When I entered the movie theatre to watch A Quiet Place, I knew I was in for an unnerving viewing experience.
But I had no idea I would emerge an hour and a half later so unsettled and so suddenly accustomed to eerie silence.
John Krasinki’s A Quiet Place tells the story of a family who are living in silence while being hunted by creatures who are attracted to sound.
The movie is set in a post-apocalyptic version of the year 2020, where Lee Abbott (Krasinski), his wife Evelyn (Emily Blunt), and their three children are some of the only survivors.
A Quiet Place will change how you think of silence. Post continues.
They live in an isolated cabin in the woods and communicate solely through sign language, which they very handily learnt because their daughter, Regan, is deaf.
What makes this movie so unsettling is its deafening silence. There was only about eight lines of dialogue in the whole movie. But that was all it needed.
Sitting in the cinema watching A Quiet Place was unlike any movie experience I’ve been through before.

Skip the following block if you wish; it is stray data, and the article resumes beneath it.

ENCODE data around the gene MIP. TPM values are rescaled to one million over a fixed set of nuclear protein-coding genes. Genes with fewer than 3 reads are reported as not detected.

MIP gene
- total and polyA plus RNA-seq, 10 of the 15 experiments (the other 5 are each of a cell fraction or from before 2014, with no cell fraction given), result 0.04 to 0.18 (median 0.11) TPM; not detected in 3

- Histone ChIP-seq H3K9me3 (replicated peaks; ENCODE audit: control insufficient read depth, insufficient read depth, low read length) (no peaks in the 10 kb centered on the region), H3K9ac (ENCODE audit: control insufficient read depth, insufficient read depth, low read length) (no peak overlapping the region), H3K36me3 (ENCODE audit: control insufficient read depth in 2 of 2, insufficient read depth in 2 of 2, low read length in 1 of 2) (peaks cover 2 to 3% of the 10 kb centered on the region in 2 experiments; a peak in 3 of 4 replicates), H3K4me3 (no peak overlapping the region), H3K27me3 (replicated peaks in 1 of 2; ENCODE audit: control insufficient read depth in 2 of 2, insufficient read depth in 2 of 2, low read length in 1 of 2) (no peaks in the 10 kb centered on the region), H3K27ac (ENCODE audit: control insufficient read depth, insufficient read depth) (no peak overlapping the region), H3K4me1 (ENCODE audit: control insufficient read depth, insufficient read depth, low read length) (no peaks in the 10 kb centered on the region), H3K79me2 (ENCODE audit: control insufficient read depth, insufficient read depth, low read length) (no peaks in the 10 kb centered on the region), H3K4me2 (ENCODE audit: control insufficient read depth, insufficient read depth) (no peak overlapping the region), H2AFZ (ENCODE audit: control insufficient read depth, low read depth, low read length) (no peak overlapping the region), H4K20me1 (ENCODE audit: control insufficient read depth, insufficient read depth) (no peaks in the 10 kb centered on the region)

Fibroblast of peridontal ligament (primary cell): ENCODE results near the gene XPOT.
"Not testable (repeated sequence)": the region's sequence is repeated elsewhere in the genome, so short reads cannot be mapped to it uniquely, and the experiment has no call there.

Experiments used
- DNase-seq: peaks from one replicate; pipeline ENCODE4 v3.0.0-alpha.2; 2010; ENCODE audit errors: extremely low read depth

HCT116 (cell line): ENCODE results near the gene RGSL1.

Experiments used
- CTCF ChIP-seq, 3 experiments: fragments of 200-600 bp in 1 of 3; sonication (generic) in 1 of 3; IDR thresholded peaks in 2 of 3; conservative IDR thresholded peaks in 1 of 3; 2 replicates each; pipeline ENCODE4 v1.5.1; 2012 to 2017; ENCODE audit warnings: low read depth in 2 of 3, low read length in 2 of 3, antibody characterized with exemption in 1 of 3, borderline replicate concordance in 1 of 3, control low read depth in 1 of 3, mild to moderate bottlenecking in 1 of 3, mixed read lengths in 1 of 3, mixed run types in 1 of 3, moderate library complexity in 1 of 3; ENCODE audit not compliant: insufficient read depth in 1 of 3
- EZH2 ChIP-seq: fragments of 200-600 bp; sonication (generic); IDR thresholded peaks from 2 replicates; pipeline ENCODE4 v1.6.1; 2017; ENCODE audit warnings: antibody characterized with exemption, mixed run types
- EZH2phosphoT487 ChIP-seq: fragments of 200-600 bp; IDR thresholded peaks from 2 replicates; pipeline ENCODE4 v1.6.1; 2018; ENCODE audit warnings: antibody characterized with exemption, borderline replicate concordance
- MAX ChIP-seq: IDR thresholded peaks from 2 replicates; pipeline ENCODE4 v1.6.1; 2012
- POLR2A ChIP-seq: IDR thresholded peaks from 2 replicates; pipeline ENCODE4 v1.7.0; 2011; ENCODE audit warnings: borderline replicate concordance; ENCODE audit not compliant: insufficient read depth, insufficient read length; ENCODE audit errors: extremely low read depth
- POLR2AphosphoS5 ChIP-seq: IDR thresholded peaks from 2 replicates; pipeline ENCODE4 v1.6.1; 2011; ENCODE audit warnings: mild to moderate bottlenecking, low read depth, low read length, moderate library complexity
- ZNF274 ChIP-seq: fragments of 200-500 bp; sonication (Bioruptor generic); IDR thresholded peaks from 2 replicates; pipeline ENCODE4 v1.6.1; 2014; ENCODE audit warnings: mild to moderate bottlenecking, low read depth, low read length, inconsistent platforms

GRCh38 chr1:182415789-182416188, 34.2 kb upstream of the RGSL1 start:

It was so goddamn quiet.
And the whole theatre was so aware of the eerie quietness.
Which just made it quieter.
Grabbing a handful of popcorn and carefully chewing it made me feel like I had just started up a chainsaw in the middle of the cinema.
I wanted to whisper something to my friend beside me but soon realised it would sound like I was shouting at her.
On screen, the momentum slowly built and built to the point where I hoped someone would laugh out loud or get a phone call just so it would break the tension.
But the tension never really broke.